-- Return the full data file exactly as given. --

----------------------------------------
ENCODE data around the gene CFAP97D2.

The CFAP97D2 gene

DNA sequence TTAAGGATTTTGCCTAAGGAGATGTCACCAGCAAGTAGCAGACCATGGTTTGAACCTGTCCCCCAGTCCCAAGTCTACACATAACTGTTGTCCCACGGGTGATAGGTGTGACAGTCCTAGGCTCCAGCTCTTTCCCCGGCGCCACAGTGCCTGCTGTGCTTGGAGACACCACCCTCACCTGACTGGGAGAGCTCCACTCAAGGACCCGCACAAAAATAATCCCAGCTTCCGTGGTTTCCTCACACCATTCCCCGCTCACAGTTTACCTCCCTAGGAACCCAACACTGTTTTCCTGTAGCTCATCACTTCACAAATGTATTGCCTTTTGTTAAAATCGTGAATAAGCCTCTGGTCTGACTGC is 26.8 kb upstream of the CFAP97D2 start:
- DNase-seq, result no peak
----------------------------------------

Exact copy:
ENCODE data around the gene CFAP97D2.

The CFAP97D2 gene

DNA sequence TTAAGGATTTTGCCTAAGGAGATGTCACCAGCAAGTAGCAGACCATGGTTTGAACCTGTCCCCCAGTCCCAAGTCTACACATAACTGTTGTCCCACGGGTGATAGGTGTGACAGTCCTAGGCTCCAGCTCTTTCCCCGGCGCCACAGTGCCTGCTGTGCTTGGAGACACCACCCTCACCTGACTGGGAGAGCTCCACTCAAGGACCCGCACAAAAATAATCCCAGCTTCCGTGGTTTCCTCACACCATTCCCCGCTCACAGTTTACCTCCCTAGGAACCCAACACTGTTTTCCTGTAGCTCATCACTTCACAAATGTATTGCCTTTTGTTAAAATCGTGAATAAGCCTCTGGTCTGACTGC is 26.8 kb upstream of the CFAP97D2 start:
- DNase-seq, result no peak